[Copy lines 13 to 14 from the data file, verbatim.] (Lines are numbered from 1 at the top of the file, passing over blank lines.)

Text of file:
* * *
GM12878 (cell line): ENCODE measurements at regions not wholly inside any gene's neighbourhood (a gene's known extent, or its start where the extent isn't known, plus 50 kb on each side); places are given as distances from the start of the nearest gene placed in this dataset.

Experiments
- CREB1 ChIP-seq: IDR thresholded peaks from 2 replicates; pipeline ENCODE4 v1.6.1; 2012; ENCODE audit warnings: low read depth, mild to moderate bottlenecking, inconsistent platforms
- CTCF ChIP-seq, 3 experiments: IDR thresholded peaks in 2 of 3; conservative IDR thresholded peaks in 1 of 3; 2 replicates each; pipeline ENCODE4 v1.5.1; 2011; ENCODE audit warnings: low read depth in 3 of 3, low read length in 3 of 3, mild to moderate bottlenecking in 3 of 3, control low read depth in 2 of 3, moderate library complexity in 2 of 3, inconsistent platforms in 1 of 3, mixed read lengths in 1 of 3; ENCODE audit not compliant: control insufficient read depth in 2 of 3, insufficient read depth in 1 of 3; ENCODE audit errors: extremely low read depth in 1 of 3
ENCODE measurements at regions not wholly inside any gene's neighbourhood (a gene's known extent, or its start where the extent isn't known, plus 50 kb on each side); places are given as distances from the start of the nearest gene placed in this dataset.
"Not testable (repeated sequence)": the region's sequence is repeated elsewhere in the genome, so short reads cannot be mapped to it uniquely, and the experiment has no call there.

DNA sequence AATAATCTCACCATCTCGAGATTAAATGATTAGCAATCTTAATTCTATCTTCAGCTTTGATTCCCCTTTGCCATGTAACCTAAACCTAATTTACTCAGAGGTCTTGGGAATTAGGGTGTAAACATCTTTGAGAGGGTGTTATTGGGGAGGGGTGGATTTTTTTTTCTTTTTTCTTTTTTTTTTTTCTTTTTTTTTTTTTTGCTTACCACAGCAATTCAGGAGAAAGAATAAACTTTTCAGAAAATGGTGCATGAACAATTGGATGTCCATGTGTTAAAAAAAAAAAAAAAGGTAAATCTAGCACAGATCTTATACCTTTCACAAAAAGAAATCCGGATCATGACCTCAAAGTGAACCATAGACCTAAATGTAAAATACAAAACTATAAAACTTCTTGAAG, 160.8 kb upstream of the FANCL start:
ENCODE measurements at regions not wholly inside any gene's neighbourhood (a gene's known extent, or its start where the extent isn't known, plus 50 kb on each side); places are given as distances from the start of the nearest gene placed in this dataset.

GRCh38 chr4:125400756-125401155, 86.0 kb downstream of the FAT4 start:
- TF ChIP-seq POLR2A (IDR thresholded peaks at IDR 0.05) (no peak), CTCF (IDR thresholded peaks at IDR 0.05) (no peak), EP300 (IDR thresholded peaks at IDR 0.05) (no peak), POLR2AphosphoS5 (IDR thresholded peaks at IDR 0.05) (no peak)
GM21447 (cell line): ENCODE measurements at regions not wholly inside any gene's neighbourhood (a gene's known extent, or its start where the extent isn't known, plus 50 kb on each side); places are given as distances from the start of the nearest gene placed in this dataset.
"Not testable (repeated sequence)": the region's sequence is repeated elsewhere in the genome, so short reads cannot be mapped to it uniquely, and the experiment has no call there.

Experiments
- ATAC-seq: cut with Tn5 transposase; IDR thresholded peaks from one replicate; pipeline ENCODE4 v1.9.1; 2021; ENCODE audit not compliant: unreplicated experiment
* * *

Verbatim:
Experiments
- ATAC-seq: cut with Tn5 transposase; IDR thresholded peaks from one replicate; pipeline ENCODE4 v1.9.1; 2021; ENCODE audit not compliant: unreplicated experiment